Vietnam #1

Asia. This is my first trip and I am a little apprehensive. Usually when I travel, I try to learn some basic phrases in the native language to be more helpful in getting around. Vietnamese? I tried and believe me, it’s not easy.

So, I am half Japanese by heritage and we will be going to Japan but via Vietnam first. I have heard only wonderful things about the beauty of Vietnam, but honestly I am a little torn. We had planned to go to Thailand instead but there was a little political situation there that made it difficult, so Vietnam it was. But … we are American. And there is a history ….

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After many, many hours of travel (11+ hours from LA to Tokyo + 7+ hours to Hanoi + layovers, etc), we arrived in Hanoi – at about 10 pm local time. We are exhausted and spent, thinking we just want to get to our hotel. However, we are amazed by what we see through the dark of our present environment. I must say that we are totally unprepared for the third world nature of the landscape. It is not totally unlike what I experienced in India. Tons of construction and mess. Makeshift buildings. Corrugated metal shacks. Lots of trash. My 16 year-old son is shocked. I am thrilled by this unexpected benefit of him seeing how truly different much of the world lives outside of the West.

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Morning #1: breakfast. Amongst other choices, this is what they serve. I am in heaven and I am never leaving here. A different version of the ubiquitous dish of pho everyday or other soup/noodle/rice/comfort food dish that I will never tire of.

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Though very sleep deprived, Hanoi is a bustling city that begs to be embraced. I wish I could communicate the sounds to you of the traffic, motorbikes, vendors … you can’t experience this city or any without it. And walking across the street is an adventure. Motorbikes flying at you while you calmly navigate the crossing. The first time – terrifying. After that, sport!

On our second day in Hanoi, we hired a guide and driver to tour the city. We have done this now in a number of locations: we get to help plan the itinerary and see what we want to see, we get a valuable education from our guide and we get to ask lots of questions. In Hanoi, our guide Vu took us to an important pilgrimage site for the Vietnamese: Ho Chi Minh’s Mausoleum.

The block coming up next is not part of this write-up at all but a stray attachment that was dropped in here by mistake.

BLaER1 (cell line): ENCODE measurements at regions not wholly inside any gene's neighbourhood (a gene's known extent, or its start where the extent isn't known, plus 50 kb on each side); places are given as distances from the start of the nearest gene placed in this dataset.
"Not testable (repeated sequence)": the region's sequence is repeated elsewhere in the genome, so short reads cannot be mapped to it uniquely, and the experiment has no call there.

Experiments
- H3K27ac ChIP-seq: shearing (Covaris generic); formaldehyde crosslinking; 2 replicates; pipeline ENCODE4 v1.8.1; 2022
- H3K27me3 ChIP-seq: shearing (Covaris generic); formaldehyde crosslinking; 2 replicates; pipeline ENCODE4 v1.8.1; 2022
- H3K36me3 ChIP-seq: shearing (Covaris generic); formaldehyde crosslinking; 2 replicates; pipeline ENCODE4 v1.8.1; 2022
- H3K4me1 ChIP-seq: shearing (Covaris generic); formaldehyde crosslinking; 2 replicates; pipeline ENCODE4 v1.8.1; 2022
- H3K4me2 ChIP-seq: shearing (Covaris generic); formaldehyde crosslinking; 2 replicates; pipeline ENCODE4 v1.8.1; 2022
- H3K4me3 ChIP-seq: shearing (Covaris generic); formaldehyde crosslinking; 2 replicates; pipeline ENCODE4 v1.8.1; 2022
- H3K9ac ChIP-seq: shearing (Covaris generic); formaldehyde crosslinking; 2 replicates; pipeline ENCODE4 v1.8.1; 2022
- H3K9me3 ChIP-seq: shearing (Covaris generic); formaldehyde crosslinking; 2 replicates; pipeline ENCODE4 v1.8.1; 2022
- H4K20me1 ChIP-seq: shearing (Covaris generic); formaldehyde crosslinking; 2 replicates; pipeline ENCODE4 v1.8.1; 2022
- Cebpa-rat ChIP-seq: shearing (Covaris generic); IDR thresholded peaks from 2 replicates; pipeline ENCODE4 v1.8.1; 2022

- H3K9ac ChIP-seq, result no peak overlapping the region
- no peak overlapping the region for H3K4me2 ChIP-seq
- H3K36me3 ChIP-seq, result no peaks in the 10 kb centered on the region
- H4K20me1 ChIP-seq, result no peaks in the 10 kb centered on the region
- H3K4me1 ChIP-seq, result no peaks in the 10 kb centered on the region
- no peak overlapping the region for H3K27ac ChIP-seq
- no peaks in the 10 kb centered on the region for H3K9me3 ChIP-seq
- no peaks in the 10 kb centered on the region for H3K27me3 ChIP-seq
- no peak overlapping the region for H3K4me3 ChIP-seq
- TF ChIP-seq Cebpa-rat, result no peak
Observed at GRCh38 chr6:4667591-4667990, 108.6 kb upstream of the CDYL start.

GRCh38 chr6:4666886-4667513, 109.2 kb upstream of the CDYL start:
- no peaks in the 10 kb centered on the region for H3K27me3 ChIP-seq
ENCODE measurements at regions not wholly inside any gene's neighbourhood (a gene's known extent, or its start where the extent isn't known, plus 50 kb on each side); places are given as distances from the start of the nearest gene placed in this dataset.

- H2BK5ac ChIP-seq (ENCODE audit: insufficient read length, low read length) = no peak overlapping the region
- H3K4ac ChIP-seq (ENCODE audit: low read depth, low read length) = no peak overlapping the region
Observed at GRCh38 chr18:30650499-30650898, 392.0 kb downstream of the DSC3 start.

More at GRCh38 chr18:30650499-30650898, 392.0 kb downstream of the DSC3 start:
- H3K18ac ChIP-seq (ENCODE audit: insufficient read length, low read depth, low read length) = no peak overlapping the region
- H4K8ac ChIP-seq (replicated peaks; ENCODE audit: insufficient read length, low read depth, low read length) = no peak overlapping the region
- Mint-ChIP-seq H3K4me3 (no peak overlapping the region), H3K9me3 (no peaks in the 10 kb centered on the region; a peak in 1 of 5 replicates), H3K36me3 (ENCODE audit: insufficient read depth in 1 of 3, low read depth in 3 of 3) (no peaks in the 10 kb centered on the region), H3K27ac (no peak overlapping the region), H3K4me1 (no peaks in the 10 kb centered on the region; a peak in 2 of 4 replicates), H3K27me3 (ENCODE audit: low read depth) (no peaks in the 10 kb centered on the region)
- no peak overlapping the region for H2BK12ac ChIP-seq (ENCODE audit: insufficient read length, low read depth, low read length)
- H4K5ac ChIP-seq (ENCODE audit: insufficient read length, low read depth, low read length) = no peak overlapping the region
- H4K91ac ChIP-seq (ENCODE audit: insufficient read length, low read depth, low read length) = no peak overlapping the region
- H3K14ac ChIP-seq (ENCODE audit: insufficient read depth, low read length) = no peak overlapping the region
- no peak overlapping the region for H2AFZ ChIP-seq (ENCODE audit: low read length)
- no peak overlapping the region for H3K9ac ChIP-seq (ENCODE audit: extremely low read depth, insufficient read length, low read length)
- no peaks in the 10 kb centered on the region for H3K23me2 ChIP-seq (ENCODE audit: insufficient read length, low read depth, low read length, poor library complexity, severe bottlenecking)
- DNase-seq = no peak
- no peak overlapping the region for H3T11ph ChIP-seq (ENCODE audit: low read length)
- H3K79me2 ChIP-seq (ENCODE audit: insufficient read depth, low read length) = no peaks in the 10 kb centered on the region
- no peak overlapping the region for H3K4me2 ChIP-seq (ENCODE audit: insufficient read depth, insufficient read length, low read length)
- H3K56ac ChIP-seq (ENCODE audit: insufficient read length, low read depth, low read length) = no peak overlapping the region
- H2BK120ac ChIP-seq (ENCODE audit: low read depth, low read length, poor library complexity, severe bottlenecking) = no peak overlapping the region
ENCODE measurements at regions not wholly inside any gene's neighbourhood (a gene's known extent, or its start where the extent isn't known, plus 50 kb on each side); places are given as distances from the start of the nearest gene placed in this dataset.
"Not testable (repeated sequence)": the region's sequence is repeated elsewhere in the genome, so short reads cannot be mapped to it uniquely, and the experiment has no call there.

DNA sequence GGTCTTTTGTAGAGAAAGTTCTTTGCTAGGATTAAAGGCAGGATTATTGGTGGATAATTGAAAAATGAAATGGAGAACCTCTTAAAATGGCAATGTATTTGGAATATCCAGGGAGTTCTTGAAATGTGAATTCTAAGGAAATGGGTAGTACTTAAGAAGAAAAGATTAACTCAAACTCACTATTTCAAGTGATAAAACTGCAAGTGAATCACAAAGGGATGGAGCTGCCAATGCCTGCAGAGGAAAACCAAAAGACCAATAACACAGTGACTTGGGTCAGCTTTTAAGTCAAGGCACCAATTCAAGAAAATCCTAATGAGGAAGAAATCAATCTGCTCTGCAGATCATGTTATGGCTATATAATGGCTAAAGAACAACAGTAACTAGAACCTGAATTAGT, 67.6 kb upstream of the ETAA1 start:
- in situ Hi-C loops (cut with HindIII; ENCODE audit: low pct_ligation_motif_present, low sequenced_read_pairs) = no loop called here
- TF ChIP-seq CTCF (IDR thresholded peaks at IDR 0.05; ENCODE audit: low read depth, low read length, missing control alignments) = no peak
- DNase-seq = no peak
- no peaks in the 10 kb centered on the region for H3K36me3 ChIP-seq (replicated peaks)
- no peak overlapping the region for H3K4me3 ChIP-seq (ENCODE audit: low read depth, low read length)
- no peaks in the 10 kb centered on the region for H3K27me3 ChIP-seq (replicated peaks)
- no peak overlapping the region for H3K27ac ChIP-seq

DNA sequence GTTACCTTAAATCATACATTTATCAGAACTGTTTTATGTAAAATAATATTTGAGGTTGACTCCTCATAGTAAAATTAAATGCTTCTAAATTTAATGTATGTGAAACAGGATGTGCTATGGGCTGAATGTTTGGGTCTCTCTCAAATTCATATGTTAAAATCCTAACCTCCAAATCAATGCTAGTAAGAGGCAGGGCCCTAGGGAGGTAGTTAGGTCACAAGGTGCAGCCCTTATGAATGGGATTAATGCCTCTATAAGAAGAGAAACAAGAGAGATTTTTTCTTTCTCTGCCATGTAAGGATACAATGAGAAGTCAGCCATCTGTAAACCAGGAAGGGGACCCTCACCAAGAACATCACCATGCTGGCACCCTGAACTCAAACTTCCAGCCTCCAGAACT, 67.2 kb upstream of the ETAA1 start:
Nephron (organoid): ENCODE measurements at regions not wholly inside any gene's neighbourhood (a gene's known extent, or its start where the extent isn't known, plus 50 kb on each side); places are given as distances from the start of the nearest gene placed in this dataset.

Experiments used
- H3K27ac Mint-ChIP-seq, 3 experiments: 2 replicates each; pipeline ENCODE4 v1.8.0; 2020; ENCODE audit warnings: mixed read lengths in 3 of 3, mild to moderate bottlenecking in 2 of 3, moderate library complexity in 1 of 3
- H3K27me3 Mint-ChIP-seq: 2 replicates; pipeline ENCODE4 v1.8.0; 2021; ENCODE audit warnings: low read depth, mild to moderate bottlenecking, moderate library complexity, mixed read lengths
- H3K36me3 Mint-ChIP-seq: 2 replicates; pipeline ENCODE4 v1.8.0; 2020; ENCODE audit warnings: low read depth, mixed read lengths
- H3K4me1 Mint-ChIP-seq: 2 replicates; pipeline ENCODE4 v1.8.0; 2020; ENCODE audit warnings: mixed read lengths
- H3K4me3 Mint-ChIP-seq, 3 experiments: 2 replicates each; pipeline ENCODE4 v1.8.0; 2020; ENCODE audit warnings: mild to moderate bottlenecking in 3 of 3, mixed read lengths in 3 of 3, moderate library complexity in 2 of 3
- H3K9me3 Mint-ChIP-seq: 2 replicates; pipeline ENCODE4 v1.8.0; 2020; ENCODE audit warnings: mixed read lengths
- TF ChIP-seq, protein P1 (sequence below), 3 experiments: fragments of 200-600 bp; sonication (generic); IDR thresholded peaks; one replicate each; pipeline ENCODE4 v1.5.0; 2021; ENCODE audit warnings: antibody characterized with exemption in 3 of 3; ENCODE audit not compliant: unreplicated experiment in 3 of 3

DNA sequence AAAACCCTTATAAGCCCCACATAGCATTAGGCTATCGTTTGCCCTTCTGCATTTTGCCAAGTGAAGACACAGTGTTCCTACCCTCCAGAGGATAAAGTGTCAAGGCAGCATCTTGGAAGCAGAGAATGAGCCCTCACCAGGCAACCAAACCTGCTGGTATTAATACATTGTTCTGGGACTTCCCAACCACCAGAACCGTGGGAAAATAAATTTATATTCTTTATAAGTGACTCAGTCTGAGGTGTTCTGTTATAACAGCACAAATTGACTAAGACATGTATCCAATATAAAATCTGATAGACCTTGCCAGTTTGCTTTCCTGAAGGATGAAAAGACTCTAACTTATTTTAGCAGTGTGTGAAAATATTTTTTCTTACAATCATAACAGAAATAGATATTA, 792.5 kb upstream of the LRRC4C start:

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You can see the scale of this monument by the line of people in the cue. It is immense and impressive. Ho Chi Minh, or “Uncle” as he is referred to, is revered here in the North as the visionary of a unified Vietnam. Although we did not go into the Mausoleum due to time constraints, his body is on display inside – a practice that is somewhat common for Communist Leaders. Interestingly, this is not what Ho Chi Minh wanted. He instead requested that his body be cremated and his ashes split into thirds to be sprinkled in the North, in Central Vietnam and in the South. An expert team in embalming was flown in from Russia with two transport planes full of special equipment and chemicals and the embalming process took one year. We did visit Ho Chi Minh’s house on the grounds which has been preserved as it was during the leader’s life.

Some additional highlights in Hanoi were the Temple of Literature, a Confucian institute of higher education from the 11th century and the Museum of Ethnology, specializing in the 53 distinct ethnic groups that make up the Vietnamese population. The Hoa Lo Prison is known for being the home to POW Senator John McCain during the war, however part of it has been destroyed to allow for modern developments. The Army Museum is also interesting though without a guide, somewhat difficult to grasp as there are few English captions for the exhibits and it’s not clear how accurate the portrayal is.

Traveling in June is the beginning of monsoon season. We got a great taste of this from the restaurant at the top of our hotel in the Old Quarter. Without warning, loud bursts of thunder coupled with great bolts of lightening lit up the sky for minutes and then came a deluge of water like we’ve never seen. It was an amazing site and experience. As this went on for about an hour, our neighborhood became flooded and sandbags started appearing to keep water out of 1st floor storefronts. And then almost as suddenly, the water disappeared!

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There is much more I could say about Hanoi. The people and their friendliness. The colors. The aromas. The commotion. The noise! One dish that sums up the experience are the spring rolls, served both fresh and fried. They are the universally loved  Northern Vietnamese dish, a comfort food that we ate everyday.

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I would and hope to definitely return to Vietnam someday. Not only to visit the many places that we didn’t have time to explore like Sapa, Hue, Saigon, Nha Trang and the Mekong Delta, but also the places like Hanoi that we did visit but could have spent more time. It is a fascinating culture with a rich and complex history and a people who, despite all that they have been through, embrace you to share their heritage.

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